The rest of this paper is structured as follows. We talk about the related work in Section 2. The RAPOT framework is described in Section 3. In Section 4, we illustrate the experimental results, and we conclude the paper in Section 5.

Due to the fuzziness and uncertainty of risks, researchers adopt a fuzzy set theory to analyze the risk. The theory of fuzzy numbers has been widely applied in risk analysis [10], approximate reasoning [11], and risk pattern recognition [12]. For risk analysis, the existing methods can be divided into the fuzzy ranking-based [13], fuzzy inference-based [14, 15], fuzzy matrix-based [16, 17], and fuzzy number similarity-based [9] risk assessment models. Zhang et al. [13] figure out the risky area based on a water security evaluation framework by comparing the risk of related areas. Hence, the qualitative analysis measures the risk level comparatively. Nevertheless, in the trial, the POR of the two cases cannot be compared at the same pace. Karasan et al. [14] propose the safety and critical effect analysis (SCEA). Furthermore, it adopts Pythagorean fuzzy sets [18] to provide a comprehensive risk assessment. However, fuzzy inference-based methods are usually used in industry and are not suitable for trial applications. Can et al. [16] present a three-stage fuzzy risk matrix-based risk assessment and dynamically combine multicriteria decision-making with fuzzy logic. Though fuzzy matrix-based methods can reduce risk ties [19] efficiently, they still provide a qualitative assessment that is not precise enough. As for similarity-based method, Khorshidi and Nikfalazar [20] present an improved method to compute the degree of similarity between generalized fuzzy numbers. The proposed method has been used for fuzzy risk analysis, and it could determine each manufacturer’s risk level. In summary, the similarity-based model is suitable for the quantitative risk assessment for an individual object. At the same time, risks in the trial process management system (TPMS) are quite fuzzy and uncertain in fact. Besides, the historical data have not been digitalized well. So we adopt a fuzzy number similarity-based model to achieve risk assessment.

The existing fuzzy number similarity-based methods always have three main modules. They are the risk indicator model, risk aggregation, and risk level determination. Among them, fuzzy number similarity calculation is important for risk level determination precisely. Referring to fuzzy number similarities, researchers have defined various features of generalized fuzzy number (GFN) to distinguish the numbers, such as the center of gravity (COG) [21], the area [20], and the radius of gyration [22]. Then, researchers adopt geometric distance, Hausdorff distance [23], and so on to measure the similarity of the feature values. Xu et al. [24] present a COG-based method while with a limitation that two different fuzzy numbers may have the same COG. To address the limitation, Yong et al. [25] employ ROG of the area to measure the similarities. Moreover, Chutia and Gogoi [10] expand GFN with left height and the right height to further distinguish traditional GFNs with the same COG. However, these two methods still suffer from invalid results. Therefore, we select a similarity measurement on generalized fuzzy numbers to map the integrated fuzzy number into a linguistic term in the nine-level risk system [26]. The similarity measure algorithm we employ constrains the similarity of two fuzzy numbers in the range of , with fewer invalid results and at the same time has a high distinguishability.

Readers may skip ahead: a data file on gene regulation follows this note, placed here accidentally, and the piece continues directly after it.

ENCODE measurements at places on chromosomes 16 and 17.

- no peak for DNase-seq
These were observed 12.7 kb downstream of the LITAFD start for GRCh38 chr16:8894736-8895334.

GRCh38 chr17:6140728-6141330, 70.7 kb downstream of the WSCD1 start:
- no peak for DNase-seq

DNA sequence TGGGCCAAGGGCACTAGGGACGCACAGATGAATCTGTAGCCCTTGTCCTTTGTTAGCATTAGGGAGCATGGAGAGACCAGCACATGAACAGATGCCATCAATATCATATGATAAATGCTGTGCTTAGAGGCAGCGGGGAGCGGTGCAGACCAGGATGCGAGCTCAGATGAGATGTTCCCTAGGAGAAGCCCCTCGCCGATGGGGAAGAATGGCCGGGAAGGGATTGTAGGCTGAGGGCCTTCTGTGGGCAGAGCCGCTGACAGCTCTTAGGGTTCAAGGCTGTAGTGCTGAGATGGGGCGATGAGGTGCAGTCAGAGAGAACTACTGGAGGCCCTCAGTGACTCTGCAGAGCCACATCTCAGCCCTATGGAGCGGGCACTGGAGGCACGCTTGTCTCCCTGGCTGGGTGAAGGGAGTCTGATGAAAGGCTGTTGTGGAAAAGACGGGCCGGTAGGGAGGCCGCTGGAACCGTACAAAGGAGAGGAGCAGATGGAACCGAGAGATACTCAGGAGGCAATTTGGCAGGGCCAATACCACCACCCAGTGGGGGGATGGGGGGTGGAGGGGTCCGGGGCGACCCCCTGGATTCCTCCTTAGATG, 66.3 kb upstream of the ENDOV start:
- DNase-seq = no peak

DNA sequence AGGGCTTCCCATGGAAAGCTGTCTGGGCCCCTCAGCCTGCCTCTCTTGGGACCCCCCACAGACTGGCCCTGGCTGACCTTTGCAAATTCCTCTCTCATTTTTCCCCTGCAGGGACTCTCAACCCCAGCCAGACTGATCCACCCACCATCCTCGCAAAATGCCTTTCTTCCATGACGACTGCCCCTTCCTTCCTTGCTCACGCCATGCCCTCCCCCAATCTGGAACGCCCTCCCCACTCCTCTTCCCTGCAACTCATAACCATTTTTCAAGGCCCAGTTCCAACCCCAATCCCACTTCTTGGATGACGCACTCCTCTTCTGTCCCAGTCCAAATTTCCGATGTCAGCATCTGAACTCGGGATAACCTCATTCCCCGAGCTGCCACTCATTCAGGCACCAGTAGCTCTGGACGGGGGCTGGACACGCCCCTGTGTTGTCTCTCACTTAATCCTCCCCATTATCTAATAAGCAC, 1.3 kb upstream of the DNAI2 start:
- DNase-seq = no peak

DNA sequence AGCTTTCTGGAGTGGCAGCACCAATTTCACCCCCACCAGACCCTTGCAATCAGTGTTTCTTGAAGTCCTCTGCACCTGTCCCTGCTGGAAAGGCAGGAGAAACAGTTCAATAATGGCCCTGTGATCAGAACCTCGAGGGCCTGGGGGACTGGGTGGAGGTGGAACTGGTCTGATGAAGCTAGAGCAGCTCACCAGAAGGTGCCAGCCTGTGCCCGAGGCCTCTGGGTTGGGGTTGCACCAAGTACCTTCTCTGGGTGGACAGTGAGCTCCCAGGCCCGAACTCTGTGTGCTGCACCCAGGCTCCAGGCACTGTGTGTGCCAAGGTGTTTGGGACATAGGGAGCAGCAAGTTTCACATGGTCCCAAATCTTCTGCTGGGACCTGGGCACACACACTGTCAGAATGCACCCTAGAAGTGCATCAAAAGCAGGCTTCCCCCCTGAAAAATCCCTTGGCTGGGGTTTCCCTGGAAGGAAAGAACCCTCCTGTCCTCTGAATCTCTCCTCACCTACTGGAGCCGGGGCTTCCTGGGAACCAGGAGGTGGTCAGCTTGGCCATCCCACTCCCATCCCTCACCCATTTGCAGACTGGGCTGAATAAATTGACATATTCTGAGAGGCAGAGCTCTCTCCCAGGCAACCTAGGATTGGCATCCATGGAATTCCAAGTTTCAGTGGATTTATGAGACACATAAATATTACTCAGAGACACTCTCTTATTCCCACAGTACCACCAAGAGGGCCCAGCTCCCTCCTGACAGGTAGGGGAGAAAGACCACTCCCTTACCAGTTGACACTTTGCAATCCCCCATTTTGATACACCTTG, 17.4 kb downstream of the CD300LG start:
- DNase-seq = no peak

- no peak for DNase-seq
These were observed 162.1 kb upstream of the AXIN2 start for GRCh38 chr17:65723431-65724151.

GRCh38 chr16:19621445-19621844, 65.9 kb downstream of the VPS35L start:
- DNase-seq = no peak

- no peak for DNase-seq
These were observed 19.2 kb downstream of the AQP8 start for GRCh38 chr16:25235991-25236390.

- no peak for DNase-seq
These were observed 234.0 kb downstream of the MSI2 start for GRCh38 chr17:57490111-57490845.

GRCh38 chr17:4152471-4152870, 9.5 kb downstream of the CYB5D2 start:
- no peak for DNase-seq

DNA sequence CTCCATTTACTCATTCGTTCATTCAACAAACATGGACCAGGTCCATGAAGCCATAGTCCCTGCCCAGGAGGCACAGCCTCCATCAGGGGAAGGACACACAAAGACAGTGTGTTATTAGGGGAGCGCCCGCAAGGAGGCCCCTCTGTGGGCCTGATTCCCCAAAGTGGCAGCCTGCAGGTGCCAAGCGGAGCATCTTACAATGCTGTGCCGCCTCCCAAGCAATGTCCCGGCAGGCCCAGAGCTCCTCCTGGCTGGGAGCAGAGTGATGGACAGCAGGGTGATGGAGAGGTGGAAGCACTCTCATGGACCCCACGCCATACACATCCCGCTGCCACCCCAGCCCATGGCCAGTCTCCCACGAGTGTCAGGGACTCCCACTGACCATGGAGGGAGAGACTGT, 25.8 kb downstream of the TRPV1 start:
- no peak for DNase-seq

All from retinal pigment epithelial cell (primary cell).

3. Framework of Risk Assessment of Public Opinion

In this section, we discuss the critical issues while assessing the POR. Firstly, we present the risk indicator model in Sections 3.1 and 3.2. Secondly, we talk about evaluating risk indicators and the public opinion sentiment analysis in Section 3.3. Then, we explain the fuzzy number similarity-based risk assessment method in Section 3.4.

Figure 1 is the framework of our RAPOT. It includes a risk indicator model, indicator evaluation module, and risk aggregation module. In the beginning, a multilayer indicator model is built to define the fine-grained risk indicators with corresponding impact factors, and the model is dynamically updated by exploring new association rules on system logs. Then, the indicator evaluation module figures out the indicator values based on process data, data from the public opinion analysis module, and the other systems. The indicator aggregation module is aimed at deciding the risk level with the impact factors and the risk probabilities.

3.1. Risk Indicator Model Initialization

To overcome the difficulty of lacking historical data, we employ AHP and extended TOPSIS to construct an initialized risk indicator model. The hierarchy model defines amounts of risk indicators along with their impact factors. Figure 2 describes the procedures for building our indicator model. First, a hierarchy structure is built, and an evaluation dataset for risk indicators is collected based on AHP. Then, an evaluation matrix for the risk indicators is constructed based on the collected dataset. We adopt extended TOPSIS to analyze the evaluation dataset to calculate the impact factors of the indicators. Our model construction method combines AHP and extended TOPSIS to work out a group of accurate impact factors with limited historical data.

3.1.1. Hierarchical Structure Determination

AHP is an efficient multilayer analysis and decision method [27, 28]. It first composes the decision problem into a hierarchy of subproblems that each one can be treated independently. Once the hierarchy is built, the expert group evaluates the elements in the same layer by comparing them to each other according to their impact on the father element. Table 1 shows the 1-9 scales used to evaluate each element’s impact factor. The APH transforms the evaluations to numerical values that can be calculated over the decision problem’s entire range. Finally, a priority is derived for each element in the hierarchy by iteratively verifying the comparison matrix’s consistency after adjusting the priorities each time.